Muscles might function better because of the creatine that you take in. Your liver and kidneys create around half of your muscle mass, with the other half coming from food. Creatine is a popular supplement among athletes since it helps them gain muscle mass and perform better. In healthy persons, the use of creatine supplements is generally safe. But before using creatine pills, you should see your doctor.
Why Do People Take These Supplements?
These supplements have been used by athletes of various skill levels and professions to enhance performance and speed recovery after training. Creatine boosts performance by increasing “quick burst” energy and strength but minimises aerobic endurance. Male athletes participating in power sports like football, wrestling, hockey, and bodybuilding are the most common consumers of these supplements.
Regardless of your age or current health, you should always see your doctor before beginning any new supplement regimen, including creatine.
In healthy users at the appropriate dose, the safety of both short- and long-term CS usage is proven. All healthy adult populations have benefitted from creatine when taken as prescribed. This has been evidenced in over 1,000 clinical studies spanning 25 years. In addition, although less research was conducted, the supplements have also been shown to be safe and effective in trials with children and adolescents.
Since creatinine is a byproduct of chromium metabolism in all humans, a diet (especially one rich in animal protein), the appropriate use of creatine supplements, and vigorous exercise can often result in a creatinine level reading at or above the normal (>1.5 mg/dL), which is harmless and temporary in healthy people.
To avoid a “false positive” finding, experts recommend that athletes rest or perform mild activity the day before a blood or urine test and that creatine users discontinue supplementation four days before the tests.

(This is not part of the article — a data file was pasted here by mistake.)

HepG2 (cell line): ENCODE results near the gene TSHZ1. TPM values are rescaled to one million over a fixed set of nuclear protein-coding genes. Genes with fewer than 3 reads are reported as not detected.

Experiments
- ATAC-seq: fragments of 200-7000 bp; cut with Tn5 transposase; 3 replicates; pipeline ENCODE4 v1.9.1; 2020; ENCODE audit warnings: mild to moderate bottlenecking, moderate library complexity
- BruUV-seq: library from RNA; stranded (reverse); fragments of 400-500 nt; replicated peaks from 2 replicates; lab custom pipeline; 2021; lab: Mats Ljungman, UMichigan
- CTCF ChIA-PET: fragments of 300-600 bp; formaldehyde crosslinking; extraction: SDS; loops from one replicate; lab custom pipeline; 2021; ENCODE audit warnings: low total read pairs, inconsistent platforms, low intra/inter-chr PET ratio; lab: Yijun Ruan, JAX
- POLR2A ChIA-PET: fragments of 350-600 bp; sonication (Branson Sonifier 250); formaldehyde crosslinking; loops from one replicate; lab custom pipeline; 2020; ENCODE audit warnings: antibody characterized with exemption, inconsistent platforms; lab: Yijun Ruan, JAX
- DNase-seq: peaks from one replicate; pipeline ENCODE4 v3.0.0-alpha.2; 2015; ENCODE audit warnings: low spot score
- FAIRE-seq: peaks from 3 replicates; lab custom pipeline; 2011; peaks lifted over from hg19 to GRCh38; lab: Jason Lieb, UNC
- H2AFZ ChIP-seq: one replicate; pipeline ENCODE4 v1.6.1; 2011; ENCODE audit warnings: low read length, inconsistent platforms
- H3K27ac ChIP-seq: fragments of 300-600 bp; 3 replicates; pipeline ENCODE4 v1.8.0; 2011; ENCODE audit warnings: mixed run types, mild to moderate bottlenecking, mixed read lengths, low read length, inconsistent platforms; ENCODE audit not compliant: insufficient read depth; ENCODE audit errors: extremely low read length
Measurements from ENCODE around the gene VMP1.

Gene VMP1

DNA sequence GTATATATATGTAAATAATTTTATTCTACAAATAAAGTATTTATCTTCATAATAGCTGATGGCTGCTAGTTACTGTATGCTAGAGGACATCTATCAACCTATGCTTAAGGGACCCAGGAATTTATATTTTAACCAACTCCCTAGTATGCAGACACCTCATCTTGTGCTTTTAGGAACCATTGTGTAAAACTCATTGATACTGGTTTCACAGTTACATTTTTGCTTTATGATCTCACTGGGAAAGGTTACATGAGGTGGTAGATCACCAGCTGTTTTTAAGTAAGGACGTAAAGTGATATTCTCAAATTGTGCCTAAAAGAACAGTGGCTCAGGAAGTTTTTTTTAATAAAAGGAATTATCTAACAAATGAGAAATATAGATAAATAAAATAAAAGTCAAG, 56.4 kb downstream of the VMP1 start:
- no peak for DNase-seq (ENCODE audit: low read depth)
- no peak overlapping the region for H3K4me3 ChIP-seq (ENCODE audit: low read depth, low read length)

As a naturally occurring nitrogenous organic acid, creatine has no recognised risks to healthy individuals. Anyone with liver or renal problems should be wary of taking dietary supplements with nitrogen-containing acids (with compounds like amino acids/complete proteins) without first seeing a doctor.
Should Athletes Take Creatine?
A large number of sportspeople take creatine pills. Associations for professional sports, the Olympic Committee, and the National Collegiate Athletic Association all permit the use of the supplement. Both men and women have experienced positive effects. However, the majority of research has focused on males. Some research has shown that creatine supplements may not help women acquire as much strength or muscle mass as males when used with exercise.
Creatine has several potential medical applications, including treating severe, degenerative neurological illnesses, and is already widely used by athletes and fitness enthusiasts. Creatine is the most researched and proven supplement on the market, second only to protein, and it’s pretty affordable.
Creatine is safe to consume in doses of up to 5 g per day, per recommendations by most brands. In the past, there was a “loading phase” in which you took 20 g per day for the first week, followed by a “maintenance phase” in which you took 5 g per day. You can keep doing it if you like, but it isn’t required. Since creatine isn’t a hormone, there’s no need to “cycle off” it. Take it simply because you may disguise its tasteless flavour by adding it to your favourite drink or protein smoothie.
Do it the next time you feel like trying a new creatine supplement. It serves its purpose and poses no risk to the user.